That same year he also found a glove. It was black, so he put it on and it became his trademark. He calls it his power glove and when he squeezes his right hand during the run he imagines energy surging through his body. It also is a place to keep his keys.
"It's a psychological power," Kraft says. "If I have the glove on I won't quit."
Over time people began to notice the lonely man who always ran in black shorts and no shirt. Then an article appeared, followed by another. There was a TV appearance in the '90s and more people wanted to run with the Raven. His list grew from 10 a year to 10 a month.
The first five or six runners all had nicknames and he decided anyone who completed the run would get one.
For 25 years he worked as a security guard three days a week. Like the run, he never missed a day, though he did get fired when he refused to work a double shift to preserve the streak. He saved enough money to buy his condo.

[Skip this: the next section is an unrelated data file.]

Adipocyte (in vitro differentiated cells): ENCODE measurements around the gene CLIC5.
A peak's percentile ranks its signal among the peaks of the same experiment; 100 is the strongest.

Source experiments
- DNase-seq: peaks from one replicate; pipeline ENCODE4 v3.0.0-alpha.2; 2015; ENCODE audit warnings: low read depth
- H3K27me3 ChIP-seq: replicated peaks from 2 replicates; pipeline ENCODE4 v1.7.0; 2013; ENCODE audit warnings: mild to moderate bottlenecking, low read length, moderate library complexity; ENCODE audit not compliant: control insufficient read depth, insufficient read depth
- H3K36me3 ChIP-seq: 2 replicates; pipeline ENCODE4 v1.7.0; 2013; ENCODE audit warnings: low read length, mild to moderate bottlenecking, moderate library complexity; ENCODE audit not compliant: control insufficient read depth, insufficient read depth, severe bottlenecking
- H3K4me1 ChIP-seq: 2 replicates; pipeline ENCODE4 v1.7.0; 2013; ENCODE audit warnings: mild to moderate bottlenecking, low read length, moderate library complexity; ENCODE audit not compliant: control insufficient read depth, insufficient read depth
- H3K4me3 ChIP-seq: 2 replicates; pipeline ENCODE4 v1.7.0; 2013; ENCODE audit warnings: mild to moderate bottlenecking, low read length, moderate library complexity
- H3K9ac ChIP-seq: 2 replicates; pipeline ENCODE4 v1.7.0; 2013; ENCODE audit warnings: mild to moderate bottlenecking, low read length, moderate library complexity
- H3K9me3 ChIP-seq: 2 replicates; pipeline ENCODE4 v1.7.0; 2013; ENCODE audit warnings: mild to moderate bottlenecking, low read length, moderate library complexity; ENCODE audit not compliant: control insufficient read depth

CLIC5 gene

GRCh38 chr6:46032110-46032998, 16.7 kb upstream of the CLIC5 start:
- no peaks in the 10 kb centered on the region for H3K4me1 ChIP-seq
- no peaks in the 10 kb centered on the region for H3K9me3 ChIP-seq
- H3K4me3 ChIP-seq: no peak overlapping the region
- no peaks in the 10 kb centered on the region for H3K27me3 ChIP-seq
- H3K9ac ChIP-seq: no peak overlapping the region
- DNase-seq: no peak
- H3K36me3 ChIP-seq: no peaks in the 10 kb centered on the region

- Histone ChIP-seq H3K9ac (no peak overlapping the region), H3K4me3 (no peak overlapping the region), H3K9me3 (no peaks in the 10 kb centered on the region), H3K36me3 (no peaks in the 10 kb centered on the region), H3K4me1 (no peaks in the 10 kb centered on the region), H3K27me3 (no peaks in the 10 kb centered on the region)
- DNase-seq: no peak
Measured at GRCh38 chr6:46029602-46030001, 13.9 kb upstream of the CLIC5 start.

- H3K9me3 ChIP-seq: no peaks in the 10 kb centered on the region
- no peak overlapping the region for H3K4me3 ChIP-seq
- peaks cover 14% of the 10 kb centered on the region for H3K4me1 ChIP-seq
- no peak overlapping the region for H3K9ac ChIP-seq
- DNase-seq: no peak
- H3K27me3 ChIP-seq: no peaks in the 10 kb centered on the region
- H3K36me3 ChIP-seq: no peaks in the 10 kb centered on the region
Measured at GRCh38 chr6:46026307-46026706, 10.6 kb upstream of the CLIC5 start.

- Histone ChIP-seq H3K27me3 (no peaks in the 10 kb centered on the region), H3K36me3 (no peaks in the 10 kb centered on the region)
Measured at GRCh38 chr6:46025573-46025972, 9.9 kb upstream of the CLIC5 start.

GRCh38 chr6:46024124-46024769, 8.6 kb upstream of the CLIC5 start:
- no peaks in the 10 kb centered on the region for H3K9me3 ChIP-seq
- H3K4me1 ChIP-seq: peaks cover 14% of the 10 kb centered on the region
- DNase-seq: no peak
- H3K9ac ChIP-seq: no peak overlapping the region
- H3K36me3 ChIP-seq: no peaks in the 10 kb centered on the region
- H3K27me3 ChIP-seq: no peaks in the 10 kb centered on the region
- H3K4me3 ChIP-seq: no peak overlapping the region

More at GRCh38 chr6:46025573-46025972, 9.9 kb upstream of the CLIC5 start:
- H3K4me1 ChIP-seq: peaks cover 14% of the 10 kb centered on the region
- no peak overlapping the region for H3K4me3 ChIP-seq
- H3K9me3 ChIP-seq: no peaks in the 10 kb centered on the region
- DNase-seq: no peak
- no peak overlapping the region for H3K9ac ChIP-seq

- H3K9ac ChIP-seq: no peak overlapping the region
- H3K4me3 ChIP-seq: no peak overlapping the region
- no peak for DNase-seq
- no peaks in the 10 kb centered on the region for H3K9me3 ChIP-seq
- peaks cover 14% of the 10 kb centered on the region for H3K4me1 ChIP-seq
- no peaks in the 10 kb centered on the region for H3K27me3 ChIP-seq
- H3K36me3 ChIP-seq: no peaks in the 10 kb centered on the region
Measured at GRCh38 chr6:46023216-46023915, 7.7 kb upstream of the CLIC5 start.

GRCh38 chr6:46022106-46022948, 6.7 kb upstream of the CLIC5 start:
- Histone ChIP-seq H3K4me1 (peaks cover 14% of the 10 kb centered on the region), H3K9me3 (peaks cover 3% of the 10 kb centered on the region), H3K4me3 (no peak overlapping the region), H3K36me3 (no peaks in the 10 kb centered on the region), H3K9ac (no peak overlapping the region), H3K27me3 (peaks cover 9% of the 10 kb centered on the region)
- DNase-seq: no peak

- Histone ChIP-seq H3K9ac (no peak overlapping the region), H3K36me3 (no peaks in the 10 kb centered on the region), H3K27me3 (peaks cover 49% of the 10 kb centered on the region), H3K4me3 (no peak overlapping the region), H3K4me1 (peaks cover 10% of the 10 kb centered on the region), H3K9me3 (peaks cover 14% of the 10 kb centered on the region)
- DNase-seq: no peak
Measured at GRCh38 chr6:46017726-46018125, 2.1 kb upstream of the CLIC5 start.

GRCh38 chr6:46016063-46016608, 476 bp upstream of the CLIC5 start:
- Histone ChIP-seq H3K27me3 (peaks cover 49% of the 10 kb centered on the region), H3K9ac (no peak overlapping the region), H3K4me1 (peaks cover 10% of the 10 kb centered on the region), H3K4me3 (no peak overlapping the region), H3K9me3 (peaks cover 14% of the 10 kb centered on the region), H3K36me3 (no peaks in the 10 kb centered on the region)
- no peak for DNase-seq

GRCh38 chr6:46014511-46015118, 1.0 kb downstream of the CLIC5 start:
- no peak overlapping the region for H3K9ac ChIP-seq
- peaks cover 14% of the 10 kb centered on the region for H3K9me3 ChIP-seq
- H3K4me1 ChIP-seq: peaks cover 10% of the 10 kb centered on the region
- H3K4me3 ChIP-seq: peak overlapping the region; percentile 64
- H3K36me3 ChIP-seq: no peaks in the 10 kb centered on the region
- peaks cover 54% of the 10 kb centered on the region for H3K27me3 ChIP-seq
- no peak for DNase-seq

He has no debt. He never bought a car, so there is no need for gas money. In fact, he never bothered to get a driver's license. His only expenses are the small amount he pays in taxes, food and about two pairs of shoes each year.
"If I had a real job, I'd be in trouble," Kraft says.
In a city full of flashy clubs and expensive restaurants, his life is simple. Instead of a Bentley, he drives a pair of New Balances.
The run completes his identity.
"That's just part of his existence and it's a habit," says John F.
Murray, a sports psychologist based in Palm Beach. "I don't even think it's a conscious thing anymore. He has to do it; it's like going out and getting sunshine for him."